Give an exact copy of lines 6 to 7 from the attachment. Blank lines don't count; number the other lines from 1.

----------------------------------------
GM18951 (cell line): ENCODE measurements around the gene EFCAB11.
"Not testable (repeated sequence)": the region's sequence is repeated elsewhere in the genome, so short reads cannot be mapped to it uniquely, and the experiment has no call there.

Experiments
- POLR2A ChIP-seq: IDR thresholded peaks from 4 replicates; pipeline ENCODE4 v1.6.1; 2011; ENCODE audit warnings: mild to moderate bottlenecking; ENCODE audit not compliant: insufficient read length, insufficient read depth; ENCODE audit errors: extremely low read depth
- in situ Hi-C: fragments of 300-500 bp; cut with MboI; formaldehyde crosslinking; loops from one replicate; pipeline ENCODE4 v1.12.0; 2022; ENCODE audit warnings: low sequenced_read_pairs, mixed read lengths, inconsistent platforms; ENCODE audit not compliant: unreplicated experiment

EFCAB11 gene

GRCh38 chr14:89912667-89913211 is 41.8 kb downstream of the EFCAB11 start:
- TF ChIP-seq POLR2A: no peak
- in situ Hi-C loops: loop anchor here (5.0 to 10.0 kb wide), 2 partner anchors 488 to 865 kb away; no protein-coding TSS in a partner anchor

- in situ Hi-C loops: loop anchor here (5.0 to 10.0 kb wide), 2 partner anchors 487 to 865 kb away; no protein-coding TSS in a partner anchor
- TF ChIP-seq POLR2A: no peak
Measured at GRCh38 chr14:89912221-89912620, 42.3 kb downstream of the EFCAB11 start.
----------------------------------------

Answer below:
EFCAB11 gene

GRCh38 chr14:89912667-89913211 is 41.8 kb downstream of the EFCAB11 start: